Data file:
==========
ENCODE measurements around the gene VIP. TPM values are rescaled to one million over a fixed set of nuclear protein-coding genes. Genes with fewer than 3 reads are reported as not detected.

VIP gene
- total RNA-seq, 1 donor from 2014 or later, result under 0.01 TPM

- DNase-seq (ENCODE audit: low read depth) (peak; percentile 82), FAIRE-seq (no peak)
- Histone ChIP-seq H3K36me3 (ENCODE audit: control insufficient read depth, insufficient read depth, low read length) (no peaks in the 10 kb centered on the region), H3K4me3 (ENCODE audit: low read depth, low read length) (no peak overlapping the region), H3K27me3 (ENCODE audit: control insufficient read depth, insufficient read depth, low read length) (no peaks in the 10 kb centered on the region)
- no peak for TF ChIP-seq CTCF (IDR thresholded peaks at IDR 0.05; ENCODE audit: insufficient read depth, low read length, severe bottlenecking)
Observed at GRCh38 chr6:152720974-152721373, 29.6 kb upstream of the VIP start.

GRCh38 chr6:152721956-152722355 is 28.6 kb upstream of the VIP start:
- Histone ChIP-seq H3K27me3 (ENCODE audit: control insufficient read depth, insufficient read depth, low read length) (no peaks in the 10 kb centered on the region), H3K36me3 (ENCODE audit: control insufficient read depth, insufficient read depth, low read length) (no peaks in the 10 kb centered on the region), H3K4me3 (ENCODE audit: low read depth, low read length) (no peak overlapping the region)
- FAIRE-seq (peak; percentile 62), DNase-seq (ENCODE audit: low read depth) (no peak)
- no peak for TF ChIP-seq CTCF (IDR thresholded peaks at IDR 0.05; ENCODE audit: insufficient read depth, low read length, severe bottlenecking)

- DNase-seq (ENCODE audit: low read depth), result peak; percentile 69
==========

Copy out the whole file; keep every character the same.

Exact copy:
ENCODE measurements around the gene VIP. TPM values are rescaled to one million over a fixed set of nuclear protein-coding genes. Genes with fewer than 3 reads are reported as not detected.

VIP gene
- total RNA-seq, 1 donor from 2014 or later, result under 0.01 TPM

- DNase-seq (ENCODE audit: low read depth) (peak; percentile 82), FAIRE-seq (no peak)
- Histone ChIP-seq H3K36me3 (ENCODE audit: control insufficient read depth, insufficient read depth, low read length) (no peaks in the 10 kb centered on the region), H3K4me3 (ENCODE audit: low read depth, low read length) (no peak overlapping the region), H3K27me3 (ENCODE audit: control insufficient read depth, insufficient read depth, low read length) (no peaks in the 10 kb centered on the region)
- no peak for TF ChIP-seq CTCF (IDR thresholded peaks at IDR 0.05; ENCODE audit: insufficient read depth, low read length, severe bottlenecking)
Observed at GRCh38 chr6:152720974-152721373, 29.6 kb upstream of the VIP start.

GRCh38 chr6:152721956-152722355 is 28.6 kb upstream of the VIP start:
- Histone ChIP-seq H3K27me3 (ENCODE audit: control insufficient read depth, insufficient read depth, low read length) (no peaks in the 10 kb centered on the region), H3K36me3 (ENCODE audit: control insufficient read depth, insufficient read depth, low read length) (no peaks in the 10 kb centered on the region), H3K4me3 (ENCODE audit: low read depth, low read length) (no peak overlapping the region)
- FAIRE-seq (peak; percentile 62), DNase-seq (ENCODE audit: low read depth) (no peak)
- no peak for TF ChIP-seq CTCF (IDR thresholded peaks at IDR 0.05; ENCODE audit: insufficient read depth, low read length, severe bottlenecking)

- DNase-seq (ENCODE audit: low read depth), result peak; percentile 69